I think that's kind of critical, because we want to make sure we have witnesses for Wednesday, May 5. I'm in agreement that if it's not Minister Raitt and Minister Paradis, if that doesn't suit their timelines, I would like to keep them on the list. I'm fine with Mr. Jean, and I'd like to add one more person to Mr. Martin's list that he said upfront was.... Derek Snowdy has some information that I think needs to be brought before committee. So I would add Mr. Snowdy to Mr. Martin's list. I also think we should have John Baird. I think he was in the original motion as well, so we want to make sure we have him at some point. I'm in concurrence with everyone else that my colleague, Mr. Martin, has set out to be called.
    My suggestion is if Minister Raitt and Minister Paradis are not available for May 5, then I would be supportive of Brian Jean and possibly Derek Snowdy, and if not those, then going to the staff Mr. Martin outlined. I think you did mention Sebastien Togneri; yes, you did. I'm sure I heard that name. I only want to make sure the list is complete.
    Patrick Brown, I believe, had some comments.
    Thank you, Mr. Chair.
    We referenced earlier the main estimates, that we hadn't actually discussed May 10 or 12. Maybe the clerk could check for us. Maybe my memory is failing me, but I thought that about a month ago we did. When Ms. Ratansi was here, I thought we actually agreed to May 10 and 12.
    I was able to confirm that, and that is correct. Yes, we have them confirmed for the meetings on May 10 and 12.
    I think we're seeking, at this point, clarity on the May 5 meeting. We haven't any witnesses confirmed. That's this coming Wednesday. I think that's the largest concern we have at this moment.
    In terms of how we should proceed, a number of witnesses have been suggested. I don't know if we want to task the clerk with figuring out who's available for that meeting, because clearly there's limited time.
    Ms. Coady.
    This doesn't have to do with this particular study, but we don't want to lose sight of the PBO and Correctional Service of Canada. I don't know if we can possibly move the main estimates. We did talk about having the PBO's corrections report on May 10. So I'll raise that and see if anyone has interest in moving one of those dates.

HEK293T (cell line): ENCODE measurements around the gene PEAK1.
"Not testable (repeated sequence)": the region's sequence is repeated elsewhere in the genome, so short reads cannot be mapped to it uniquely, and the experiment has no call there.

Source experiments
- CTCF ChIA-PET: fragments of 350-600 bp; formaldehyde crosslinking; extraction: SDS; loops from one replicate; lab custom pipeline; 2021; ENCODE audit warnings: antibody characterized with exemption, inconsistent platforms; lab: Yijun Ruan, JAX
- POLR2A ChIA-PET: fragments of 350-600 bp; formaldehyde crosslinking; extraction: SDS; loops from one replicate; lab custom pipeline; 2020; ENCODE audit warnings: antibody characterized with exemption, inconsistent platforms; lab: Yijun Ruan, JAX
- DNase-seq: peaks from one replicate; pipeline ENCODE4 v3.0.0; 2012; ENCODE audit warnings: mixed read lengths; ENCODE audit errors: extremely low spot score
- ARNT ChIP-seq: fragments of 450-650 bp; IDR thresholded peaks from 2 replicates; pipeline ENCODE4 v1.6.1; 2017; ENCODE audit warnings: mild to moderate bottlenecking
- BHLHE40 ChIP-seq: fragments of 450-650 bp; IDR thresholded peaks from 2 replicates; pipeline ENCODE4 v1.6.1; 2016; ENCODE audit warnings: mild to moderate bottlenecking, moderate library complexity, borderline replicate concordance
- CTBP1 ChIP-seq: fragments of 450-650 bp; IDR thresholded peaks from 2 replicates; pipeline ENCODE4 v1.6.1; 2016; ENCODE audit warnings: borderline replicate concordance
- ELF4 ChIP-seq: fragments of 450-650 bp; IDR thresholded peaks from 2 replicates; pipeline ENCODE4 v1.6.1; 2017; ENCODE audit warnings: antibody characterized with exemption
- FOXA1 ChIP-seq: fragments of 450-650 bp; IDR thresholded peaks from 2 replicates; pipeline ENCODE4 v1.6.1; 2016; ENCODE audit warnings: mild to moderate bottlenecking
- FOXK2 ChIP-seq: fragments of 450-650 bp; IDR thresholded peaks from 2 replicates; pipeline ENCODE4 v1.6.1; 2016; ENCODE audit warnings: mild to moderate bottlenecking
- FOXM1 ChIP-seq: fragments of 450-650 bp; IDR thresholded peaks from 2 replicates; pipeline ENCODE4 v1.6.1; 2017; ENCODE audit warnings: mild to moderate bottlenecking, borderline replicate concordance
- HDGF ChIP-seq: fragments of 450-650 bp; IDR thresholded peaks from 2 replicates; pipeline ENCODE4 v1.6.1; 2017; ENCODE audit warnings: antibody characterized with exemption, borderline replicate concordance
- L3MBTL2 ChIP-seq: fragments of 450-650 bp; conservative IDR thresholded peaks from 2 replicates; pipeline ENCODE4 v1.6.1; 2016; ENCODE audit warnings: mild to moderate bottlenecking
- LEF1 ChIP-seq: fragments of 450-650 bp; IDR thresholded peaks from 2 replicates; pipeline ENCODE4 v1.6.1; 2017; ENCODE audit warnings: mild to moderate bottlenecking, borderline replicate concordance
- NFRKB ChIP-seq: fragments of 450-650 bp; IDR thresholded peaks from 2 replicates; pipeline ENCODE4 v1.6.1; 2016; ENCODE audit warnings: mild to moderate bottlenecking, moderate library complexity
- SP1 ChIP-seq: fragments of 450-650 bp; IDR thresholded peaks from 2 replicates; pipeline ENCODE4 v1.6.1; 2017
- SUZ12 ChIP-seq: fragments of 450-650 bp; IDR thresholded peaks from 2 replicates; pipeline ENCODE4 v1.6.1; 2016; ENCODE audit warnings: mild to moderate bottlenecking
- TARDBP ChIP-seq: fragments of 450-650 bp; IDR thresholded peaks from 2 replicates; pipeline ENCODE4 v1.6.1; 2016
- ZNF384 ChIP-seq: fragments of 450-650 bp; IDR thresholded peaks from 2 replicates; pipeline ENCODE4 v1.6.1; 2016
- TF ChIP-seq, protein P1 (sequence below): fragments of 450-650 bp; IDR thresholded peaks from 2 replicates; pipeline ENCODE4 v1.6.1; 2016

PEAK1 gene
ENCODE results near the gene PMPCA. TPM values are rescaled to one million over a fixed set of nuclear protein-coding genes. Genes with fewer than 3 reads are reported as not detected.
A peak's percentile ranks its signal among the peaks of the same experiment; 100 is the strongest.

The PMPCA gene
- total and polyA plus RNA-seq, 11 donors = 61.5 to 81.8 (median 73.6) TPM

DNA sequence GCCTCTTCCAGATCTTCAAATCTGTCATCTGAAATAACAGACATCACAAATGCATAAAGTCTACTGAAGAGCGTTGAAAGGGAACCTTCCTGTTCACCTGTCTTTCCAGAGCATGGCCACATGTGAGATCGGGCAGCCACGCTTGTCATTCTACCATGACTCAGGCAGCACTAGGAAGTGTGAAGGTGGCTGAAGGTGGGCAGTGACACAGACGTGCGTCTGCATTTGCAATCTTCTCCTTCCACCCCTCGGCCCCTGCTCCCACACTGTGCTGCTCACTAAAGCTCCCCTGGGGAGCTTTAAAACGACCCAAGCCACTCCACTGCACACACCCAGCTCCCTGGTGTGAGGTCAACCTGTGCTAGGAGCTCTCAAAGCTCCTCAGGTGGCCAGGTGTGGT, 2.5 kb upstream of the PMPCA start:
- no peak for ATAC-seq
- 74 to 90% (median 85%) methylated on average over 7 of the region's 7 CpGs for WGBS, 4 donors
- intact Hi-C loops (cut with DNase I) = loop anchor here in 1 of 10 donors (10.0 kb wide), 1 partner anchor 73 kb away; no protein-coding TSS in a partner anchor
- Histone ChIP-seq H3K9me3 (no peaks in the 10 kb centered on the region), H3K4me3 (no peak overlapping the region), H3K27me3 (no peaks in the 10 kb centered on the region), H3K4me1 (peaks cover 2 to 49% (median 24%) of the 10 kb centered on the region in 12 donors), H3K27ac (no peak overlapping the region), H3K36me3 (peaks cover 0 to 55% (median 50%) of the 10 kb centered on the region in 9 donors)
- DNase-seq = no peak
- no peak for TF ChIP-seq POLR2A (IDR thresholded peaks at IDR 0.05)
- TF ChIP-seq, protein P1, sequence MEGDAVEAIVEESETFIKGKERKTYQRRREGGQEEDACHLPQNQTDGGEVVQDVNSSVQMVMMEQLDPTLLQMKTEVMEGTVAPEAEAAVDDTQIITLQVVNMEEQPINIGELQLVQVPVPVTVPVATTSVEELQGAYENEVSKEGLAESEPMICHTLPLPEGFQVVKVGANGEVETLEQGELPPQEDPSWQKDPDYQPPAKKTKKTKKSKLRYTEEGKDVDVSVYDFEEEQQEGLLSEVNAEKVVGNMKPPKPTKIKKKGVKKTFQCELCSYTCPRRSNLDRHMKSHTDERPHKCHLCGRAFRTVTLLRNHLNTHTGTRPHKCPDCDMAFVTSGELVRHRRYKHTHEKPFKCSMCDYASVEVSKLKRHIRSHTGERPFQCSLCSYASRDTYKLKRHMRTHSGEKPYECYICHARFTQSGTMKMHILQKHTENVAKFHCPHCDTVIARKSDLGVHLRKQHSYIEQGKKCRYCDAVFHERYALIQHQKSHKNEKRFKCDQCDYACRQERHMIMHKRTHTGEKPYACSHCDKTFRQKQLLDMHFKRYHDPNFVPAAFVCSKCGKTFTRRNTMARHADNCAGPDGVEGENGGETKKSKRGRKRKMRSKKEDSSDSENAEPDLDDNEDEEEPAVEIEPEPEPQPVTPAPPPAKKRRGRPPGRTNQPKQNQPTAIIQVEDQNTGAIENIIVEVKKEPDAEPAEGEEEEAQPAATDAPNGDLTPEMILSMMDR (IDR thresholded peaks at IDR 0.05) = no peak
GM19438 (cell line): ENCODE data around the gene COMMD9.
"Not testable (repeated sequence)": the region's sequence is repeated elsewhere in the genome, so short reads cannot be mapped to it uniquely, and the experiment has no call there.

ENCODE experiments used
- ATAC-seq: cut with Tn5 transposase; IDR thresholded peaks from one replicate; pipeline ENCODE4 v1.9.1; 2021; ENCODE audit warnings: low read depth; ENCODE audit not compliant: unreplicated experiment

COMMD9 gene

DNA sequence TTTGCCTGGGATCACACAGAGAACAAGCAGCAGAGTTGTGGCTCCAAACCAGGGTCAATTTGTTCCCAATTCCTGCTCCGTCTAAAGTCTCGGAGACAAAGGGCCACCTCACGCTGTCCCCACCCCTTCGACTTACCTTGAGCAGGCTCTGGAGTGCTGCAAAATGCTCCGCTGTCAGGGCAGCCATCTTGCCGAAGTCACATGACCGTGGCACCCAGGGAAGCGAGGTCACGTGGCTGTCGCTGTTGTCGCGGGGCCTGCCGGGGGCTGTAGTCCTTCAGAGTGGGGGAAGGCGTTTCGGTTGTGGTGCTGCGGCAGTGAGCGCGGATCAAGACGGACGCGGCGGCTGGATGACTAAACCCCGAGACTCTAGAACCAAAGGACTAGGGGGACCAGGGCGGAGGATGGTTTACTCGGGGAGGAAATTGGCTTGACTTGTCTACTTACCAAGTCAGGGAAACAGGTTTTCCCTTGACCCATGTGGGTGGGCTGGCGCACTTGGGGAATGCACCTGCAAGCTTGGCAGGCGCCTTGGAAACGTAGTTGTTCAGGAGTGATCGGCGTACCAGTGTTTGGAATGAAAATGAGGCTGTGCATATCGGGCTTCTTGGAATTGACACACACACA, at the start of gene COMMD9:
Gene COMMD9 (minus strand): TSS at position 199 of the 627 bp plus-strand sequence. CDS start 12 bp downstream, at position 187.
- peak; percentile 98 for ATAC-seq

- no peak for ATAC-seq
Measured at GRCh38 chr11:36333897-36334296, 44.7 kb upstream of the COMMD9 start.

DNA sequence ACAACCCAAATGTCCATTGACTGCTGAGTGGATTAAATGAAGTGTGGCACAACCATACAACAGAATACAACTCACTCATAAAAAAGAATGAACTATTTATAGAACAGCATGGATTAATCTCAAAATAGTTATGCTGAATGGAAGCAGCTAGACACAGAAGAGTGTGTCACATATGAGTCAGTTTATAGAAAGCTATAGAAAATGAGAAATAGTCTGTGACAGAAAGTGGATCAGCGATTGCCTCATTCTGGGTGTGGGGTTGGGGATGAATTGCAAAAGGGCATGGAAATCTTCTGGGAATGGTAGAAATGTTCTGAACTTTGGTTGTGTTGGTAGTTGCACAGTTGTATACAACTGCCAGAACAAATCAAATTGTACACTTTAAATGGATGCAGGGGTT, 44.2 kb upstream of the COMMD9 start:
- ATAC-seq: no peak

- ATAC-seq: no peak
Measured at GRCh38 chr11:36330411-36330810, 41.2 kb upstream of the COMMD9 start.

Okay. There are actually a number of witnesses who we as a committee have pushed off, and the PBO is one of them. So we need to find time for him and the Correctional Service of Canada, which I suspect will come in a combination of a single meeting.
    We also have the Office of the Information Commissioner, which we have sought for the study on the budget freezes, and we have Public Works and Government Services Canada as it relates to that study as well. These are all witnesses who have been pushed off.
    Just to give members some general clarity of the backlog we're creating in our committee, we sometimes wish summer was sooner, but the fact is that we probably don't have time to conclude everything.
    We have also, of course, the issue of the maintenance contracts, and my hope is to be able to complete that on May 31 with those witnesses.
    We also have the private member's bill from the Bloc, about the use of wood, which is referred to our committee. So if there's any interest in getting that through committee or even beginning that before the summer, we may want to work that into the schedule as well.


    We do have until October to review that bill, as I understand it—I'm getting nods—so we're not in any rush. I think what we talked about at this committee before was continuing on with the business that we have been doing, on the Monday, and leaving the Wednesdays free to discuss the green energy fund. I think that's what we had discussed briefly.
    I think we solidified in the last meeting that it wouldn't always be the case, because we'd have to work on the availability of the witnesses. I think we have to continue certainly in that effort, but we don't want to task ourselves to one day or the other, because it depends on the availability of the witnesses.
    Mr. Holder.
    Thank you, Mr. Chair.
    In the words of my Cape Breton mother--what she would say about politics and politicians--after it's all said and done, there's a lot more said than done.